However, Bill Smoyer, national sales manager for the distributor Access Hardware Supply, San Leandro, Calif, does caution the need to check with the local Authority Having Jurisdiction for any changes to door activation devices at a customer’s site.
“The applications of these devices are usually driven by local codes. Some markets have specific codes for release devices for electromagnetic locks … I have seen when using a motion detector to release a door the AHJs like a backup button that will cut the power directly and initiate a 30 second door release on a timer,” Smoyer says.
These advancements are just a sampling of what is available today, and some integrators say now is a great time to reach out to customers. Many of them are closed, particularly in the education sector, and being able to offer a technology that improves health and safety when organizations reopen could be a sales motivator.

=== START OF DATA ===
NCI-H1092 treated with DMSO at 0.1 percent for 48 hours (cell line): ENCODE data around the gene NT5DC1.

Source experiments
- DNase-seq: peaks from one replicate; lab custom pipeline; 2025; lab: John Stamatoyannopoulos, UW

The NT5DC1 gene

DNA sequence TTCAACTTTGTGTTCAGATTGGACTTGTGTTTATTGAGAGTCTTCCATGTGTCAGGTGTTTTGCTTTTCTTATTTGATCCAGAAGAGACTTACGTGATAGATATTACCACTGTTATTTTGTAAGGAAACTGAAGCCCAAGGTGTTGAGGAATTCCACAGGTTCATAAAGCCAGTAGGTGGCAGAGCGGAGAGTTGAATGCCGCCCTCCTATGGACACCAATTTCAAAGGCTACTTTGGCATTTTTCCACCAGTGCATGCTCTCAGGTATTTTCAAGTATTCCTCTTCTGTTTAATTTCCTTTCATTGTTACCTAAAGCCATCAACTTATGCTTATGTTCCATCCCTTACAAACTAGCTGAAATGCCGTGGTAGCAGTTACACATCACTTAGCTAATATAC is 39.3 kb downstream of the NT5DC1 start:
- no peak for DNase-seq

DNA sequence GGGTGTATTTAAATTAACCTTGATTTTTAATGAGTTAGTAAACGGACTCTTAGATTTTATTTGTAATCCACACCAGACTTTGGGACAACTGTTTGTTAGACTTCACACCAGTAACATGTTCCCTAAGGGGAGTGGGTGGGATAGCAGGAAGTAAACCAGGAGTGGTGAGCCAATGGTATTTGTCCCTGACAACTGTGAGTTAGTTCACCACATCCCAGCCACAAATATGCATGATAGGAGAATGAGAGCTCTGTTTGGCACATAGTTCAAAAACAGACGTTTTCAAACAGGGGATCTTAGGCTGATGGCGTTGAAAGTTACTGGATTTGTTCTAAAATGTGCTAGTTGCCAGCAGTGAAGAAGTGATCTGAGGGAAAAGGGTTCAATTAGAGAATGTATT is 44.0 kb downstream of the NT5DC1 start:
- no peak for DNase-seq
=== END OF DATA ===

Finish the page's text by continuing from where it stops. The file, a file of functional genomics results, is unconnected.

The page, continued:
This topic was covered generally on a recent PSA-sponsored webinar, “Systems Integration Roundtable: How to Keep Business Moving During COVID-19 Part 2.” J. Matthew Ladd, president of The Protection Bureau, Exton, Pa., spoke about dealing with client shutdowns or work restrictions, saying about security jobs in general (particularly in education), “We had a couple of clients really stonewalling us about doing work so I called them up personally. I asked them, ‘Why not do it now while you are shut down? You are going to have to clean anyway before students come in, so why not let us come in now?’ I had a couple of them turn around and say yes.”